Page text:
20.  Emphasises that the possibility of more cooperative relations with Russia is contingent on Russia fully abiding by the European security order and international law; insists that the EU should keep open the option of further gradual sanctions if Russia continues to violate international law; reiterates its commitment to the independence, sovereignty and territorial integrity of Ukraine and all the other Eastern Partnership countries within their internationally recognised borders; stresses that Russia’s decision of 21 March 2014 to incorporate Crimea into the Russian Federation remains illegal under international law and deplores the subsequent decision by the Russian authorities to forcefully impose Russian passports on all inhabitants of Crimea; calls on the VP/HR and the Council to play a more active and effective role in solving protracted and frozen conflicts;

21.  Deplores Russia’s multiple violations of international law and its hybrid warfare; recognises, however, the possibility of reasoned and coherent selective engagement and dialogue with Russia in areas of common interest, in order to ensure accountability and respect for international law; stresses the need to maintain and encourage the possibility of future cooperation on resolving global crises where there is a direct or indirect EU interest or an opportunity to promote EU values;

22.  Believes that normalised relations are a necessity for both the EU and Russia, and that any future EU-Russia strategy should emphasise reinforced commitment and support for the EU’s Eastern Partners; stresses that the EU should keep the door open for deepening the bilateral political and economic relationship with Russia, subject to Russia complying with international law and subscribed agreements, and halting its increasingly assertive attitude towards its neighbours and Europe;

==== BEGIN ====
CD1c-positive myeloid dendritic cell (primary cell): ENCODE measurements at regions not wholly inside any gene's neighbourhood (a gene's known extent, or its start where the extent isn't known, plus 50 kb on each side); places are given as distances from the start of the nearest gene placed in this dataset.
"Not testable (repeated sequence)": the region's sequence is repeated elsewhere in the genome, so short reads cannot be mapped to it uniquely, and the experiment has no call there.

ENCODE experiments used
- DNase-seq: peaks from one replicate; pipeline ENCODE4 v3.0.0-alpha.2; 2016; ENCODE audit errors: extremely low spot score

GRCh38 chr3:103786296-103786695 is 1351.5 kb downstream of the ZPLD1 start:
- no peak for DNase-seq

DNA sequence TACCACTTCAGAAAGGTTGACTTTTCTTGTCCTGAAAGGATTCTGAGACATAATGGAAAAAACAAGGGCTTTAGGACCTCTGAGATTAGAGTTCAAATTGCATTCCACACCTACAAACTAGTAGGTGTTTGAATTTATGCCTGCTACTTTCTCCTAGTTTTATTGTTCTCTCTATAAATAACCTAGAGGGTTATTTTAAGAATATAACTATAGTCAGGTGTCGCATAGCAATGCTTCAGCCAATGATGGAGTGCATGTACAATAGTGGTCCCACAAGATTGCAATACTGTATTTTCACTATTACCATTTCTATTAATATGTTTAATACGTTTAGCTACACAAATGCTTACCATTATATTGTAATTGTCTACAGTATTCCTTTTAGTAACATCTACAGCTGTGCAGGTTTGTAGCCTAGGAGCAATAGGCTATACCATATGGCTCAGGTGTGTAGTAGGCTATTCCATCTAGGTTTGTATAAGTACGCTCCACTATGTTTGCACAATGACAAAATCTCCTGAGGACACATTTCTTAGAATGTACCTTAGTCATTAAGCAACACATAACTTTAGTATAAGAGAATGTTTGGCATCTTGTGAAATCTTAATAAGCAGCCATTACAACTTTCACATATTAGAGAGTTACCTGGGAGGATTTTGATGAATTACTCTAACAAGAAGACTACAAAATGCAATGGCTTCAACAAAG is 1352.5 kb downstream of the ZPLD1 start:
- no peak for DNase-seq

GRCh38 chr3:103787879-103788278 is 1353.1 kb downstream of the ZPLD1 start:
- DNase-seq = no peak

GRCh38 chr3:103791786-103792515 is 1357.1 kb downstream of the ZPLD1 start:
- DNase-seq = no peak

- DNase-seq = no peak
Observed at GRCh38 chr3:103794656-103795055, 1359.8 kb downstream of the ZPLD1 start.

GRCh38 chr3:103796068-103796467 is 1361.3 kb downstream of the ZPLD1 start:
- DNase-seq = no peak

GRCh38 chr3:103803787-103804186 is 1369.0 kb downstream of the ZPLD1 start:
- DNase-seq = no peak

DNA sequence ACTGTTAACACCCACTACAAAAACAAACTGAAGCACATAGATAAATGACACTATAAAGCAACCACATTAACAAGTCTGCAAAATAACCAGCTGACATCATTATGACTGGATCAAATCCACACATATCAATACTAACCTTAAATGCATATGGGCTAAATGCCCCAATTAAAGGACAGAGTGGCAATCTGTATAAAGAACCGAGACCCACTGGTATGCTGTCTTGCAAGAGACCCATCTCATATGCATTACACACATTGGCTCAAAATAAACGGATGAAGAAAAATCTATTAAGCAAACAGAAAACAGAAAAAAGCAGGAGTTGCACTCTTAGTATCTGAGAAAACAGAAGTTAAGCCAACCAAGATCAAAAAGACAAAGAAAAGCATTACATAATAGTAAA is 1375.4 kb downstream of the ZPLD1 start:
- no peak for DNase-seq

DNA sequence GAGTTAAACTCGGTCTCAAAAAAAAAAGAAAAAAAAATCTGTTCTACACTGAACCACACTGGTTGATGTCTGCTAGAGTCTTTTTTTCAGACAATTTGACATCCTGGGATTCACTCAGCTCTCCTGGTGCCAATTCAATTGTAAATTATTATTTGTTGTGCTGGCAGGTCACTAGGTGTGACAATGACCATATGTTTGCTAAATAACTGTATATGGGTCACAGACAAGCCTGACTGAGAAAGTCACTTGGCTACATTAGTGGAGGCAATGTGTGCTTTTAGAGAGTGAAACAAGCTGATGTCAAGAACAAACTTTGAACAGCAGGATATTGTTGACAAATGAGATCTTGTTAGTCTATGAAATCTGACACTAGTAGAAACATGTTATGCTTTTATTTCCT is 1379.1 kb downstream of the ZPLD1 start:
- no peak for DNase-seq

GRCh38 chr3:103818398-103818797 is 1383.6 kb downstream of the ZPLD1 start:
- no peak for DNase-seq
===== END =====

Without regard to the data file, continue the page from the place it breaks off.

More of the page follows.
23.  Reiterates that sovereignty, independence and the peaceful settlement of disputes are key principles of the European security order which apply to all states; condemns unreservedly, therefore, Russian aggression in Ukraine, including the illegal annexation of Crimea and the Russian-sponsored conflict in Eastern Ukraine; calls on the EU, its Member States and the international community to demand that Russia must halt its aggression and release all political prisoners; calls for the international community to play a more active and effective role in the resolution of the conflict and to support all efforts for a lasting peaceful solution which respects the unity, sovereignty and territorial integrity of Ukraine, in particular by the deployment – with the consent of the Ukrainian authorities – of a peace-building and peace-keeping mission to the whole territory;

24.  Reiterates the need for a strategic refocus on the Western Balkans, recognising that the EU should follow through with its ambitions in the region, as doing so would give a fresh impetus to a credible EU enlargement policy based on the Copenhagen criteria, and strengthen the rule of law and the resilience of state institutions; believes that the stability of the Western Balkans must continue to be a major priority; calls for more efforts in improving the socio-economic and political conditions of the region; is convinced that European integration and regional reconciliation are the best means to address the dangers stemming from destabilising foreign interference and influences, the funding of large Salafist and Wahhabi networks and the recruitment of foreign fighters, organised crime, major state disputes, disinformation and hybrid threats; stresses the need to remain dedicated to fostering highly effective political societies in the region;

25.  Reiterates that once all those criteria have been met, the doors of the EU are open for membership; welcomes recent efforts undertaken as part of the Berlin Process and Trieste Summit to give additional impetus to the convergence of Western Balkan countries towards EU membership; reiterates that special attention and support should be given to the implementation of crucial institutional and political reforms in the Western Balkans and calls on the Commission to rethink the possibility for additional allocation of financial resources for the Instrument for Pre-Accession Assistance (IPA), as one of the most important tools for aiding the implementation of those reforms;

26.  Recalls that the review of the European Neighbourhood Policy (ENP) calls for the involvement of neighbouring third countries; calls for stronger support for the neighbours of our neighbours, on the basis of shared values and interests, in order to tackle global issues and address common challenges; highlights the need to promote the empowerment and protection of women, vulnerable social groups and minorities, in particular in Africa, where close cooperation between European and local SMEs, in partnership with civil society, and where support for building democratic, transparent and effective institutions and the promotion of a rule-based global order, are needed;